Just the routine: just the ordinary: just what the race has done since Eden—namely, strategize; a thing no more startling, when you get used to it, than Lovers Lane as a major address in a major American city. Once an idea becomes unremarkable, almost unnoticeable, it ceases, by definition, to enagage our attention. So Mike Leigh might wish with abortion, just as—no doubt about it—Margaret Sanger’s grandson wishes. The sheer ordinariness, the downright everydayness, of abortion is a concept you might very well wish to propagate; that is, if you are desirous of annealing anger and smoothing down concerns over a practice our tradition describes as barbarous. Imagine trying to stir up the populace over that grand late 19th century idea, the free and unlimited coinage of silver at the ratio of 16 to 1. You could not expect much success at such an endeavor. Currency questions long ago faded into the wallpaper. We finger the coins in our pockets, careless of their composition. It doesn’t matter. Who cares? Yet Republicans and Democrats once dueled fiercely over the question: firing, reloading, firing, reloading . . .
Will abortion, not now but eventually, slip to the back of the pajamas drawer, smothered by more fashionable concerns? As I say, I sense no conspiracy to produce such a result: no whispered backand- forths between Mike Leigh and Alexander Sanger, no coded messages or midnight conferences. Though it seems worth noting that Frances Kissling, of Catholics for a Free Choice, has bestowed her imprimatur on Vera Drake, urging that this “working class heroine who provided as safe an abortion as possible could teach the world’s religious leaders a lot about the meaning of compassion and justice—and the complexity of life.” Can we count on the incorporation of clips from Vera Drake into CFFC propaganda? Probably.
The sense in which the “normalization” of abortion matters to both sides in the controversy is that normalization precedes disappearance. Lovers Lane the street, that tie you’re wearing, the color of high noon—all so everyday as hardly to invite comment. Only the exceptional draws remark—a gathering storm, a bright red necktie against a green shirt, an American street named Osama bin Laden. So the case once was with abortion. Not just English law but the law of all civilized nations (so far as I am informed) denied the alleged right to exterminate life, whether with coathanger, pessary, or syringe and bulb. Why, yes, there would always be, as there always had been, those who chose to act on their own; but we knew them to be acting outside the sphere not just of good hygiene but of reverent judgment. Then came Roe v. Wade.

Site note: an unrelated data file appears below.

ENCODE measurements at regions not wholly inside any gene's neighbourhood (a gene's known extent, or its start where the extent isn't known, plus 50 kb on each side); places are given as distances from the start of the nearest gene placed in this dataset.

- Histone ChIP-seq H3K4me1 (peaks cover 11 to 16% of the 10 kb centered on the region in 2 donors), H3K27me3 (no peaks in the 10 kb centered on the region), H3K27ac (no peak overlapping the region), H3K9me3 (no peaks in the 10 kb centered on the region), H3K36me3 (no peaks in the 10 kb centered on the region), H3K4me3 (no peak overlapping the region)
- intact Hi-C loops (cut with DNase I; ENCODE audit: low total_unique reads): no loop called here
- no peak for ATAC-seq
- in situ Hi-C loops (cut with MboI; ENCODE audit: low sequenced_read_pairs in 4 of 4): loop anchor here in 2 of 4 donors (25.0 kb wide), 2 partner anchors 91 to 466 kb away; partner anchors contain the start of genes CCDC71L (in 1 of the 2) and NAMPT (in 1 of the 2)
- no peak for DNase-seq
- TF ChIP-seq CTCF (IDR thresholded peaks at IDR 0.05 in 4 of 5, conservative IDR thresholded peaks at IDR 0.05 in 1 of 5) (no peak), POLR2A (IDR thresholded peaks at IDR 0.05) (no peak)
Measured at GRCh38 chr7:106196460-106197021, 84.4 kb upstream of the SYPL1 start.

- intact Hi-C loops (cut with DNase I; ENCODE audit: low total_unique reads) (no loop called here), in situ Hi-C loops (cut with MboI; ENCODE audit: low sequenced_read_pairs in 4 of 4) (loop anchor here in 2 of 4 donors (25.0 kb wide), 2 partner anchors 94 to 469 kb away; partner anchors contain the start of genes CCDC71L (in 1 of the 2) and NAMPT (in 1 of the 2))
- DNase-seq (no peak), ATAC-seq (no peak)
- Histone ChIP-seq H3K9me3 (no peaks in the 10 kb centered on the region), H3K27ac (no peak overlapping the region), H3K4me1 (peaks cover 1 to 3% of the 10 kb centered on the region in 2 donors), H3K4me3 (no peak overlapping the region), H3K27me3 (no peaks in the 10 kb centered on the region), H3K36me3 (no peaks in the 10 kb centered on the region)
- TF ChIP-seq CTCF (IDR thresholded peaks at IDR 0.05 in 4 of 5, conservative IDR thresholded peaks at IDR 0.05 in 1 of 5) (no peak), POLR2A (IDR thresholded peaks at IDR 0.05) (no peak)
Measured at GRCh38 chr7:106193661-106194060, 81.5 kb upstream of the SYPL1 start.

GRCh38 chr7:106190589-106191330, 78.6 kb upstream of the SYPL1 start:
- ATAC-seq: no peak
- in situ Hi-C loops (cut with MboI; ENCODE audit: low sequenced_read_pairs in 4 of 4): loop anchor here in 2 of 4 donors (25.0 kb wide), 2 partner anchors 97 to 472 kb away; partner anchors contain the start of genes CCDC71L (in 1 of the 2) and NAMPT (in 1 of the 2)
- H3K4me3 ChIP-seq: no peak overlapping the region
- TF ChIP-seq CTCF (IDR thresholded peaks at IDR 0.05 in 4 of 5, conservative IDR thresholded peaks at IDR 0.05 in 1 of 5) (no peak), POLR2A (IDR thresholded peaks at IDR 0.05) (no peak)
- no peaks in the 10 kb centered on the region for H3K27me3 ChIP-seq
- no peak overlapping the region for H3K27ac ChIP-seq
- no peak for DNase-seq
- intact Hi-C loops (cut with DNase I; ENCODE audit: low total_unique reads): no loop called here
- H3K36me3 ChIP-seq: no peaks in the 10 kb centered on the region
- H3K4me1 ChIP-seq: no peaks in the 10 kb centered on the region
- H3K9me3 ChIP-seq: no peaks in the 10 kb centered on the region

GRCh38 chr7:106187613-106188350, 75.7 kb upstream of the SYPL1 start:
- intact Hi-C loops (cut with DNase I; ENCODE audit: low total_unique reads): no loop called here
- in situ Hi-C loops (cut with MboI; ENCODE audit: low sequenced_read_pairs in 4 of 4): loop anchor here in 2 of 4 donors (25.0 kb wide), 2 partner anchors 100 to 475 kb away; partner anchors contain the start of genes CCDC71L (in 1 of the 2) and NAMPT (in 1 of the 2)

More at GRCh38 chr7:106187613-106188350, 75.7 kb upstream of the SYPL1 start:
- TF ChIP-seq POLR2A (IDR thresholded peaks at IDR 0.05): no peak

Now Vera Drake, and with it, according to Meghan Cox Gurdon in the Wall Street Journal, a cinematic ambience of abortion. Vera is far from alone, Gurdon observes. For company she has the Jude Law remake of “Alfie” and Ellen Barkin’s upcoming Palindrome. That’s on top of 1999’s “The Cider House Rules,” with Michael Caine—the original Alfie—as a physician “helping” young girls, and receiving, as partial reward, the Academy Award for best actor. “[T]he zeitgeist,” Gurdon writes, “is whispering ‘abortion.’” And more than whispering. The same zeitgeist is demonstrating further the challenge involved in keeping the evil of abortion where it belongs—at the forefront of civilized concerns. It’s no easy task, given artistic enthusiasm for showing us abortion as just one more product of the good works industry: unremarkable except as to our lateness in acknowledging its benefits and blessings. Why did we not see sooner that the abortionist, despite Vera Drake’s rejection of the nomenclature, is here to help the helpless? Outlaw those delicate, Vera-like interventions, the zeitgeist softly confides, and what have you produced? More desperation, that’s what; more suffering and loneliness, less love and compassion. How complicated can the matter be? Hideously complicated, as it happens—getting more so the longer our national perplexity over abortion remains a twilight struggle, with neither side able to claim victory.
In advance of the Academy Awards, buzz was loud and prolonged concerning Vera Drake and her perplexities. Reviewers were ga-ga (as they might well have been) over Imelda Staunton, as Vera, and appreciative of the movie as a whole, one writer calling it “an utterly compelling and concise drama that shows how even the most forthright, morally composed survivor can be torn down by the State.” Vera won the Venice Film Festival’s award for best picture; Staunton won for best actress.
The real art in Vera Drake may be its muffling of moral clarities. Ordinary lady, usual dilemma, quiet response: nothing here to remind us of what really happens on those ordinary, usual, quiet occasions when off come the knickers and out comes the syringe.
The sheer ordinariness, the clear benevolence of these occcasions! Mike Leigh would clearly love us to see matters thus: calmly, without perturbation save when the state makes a fuss, which happily (we are supposed to notice) it no longer does. Only the stiff and the discontented (we are meant to think) could possibly work themselves up over the Vera Drakes—so simple and kind, so compassionate and obliging; so obtuse in their simplicity, so deadly in their compassion.
William Murchison is Radford Distinguished Professor of Journalism at Baylor University. He is also a long-time senior editor of the Review.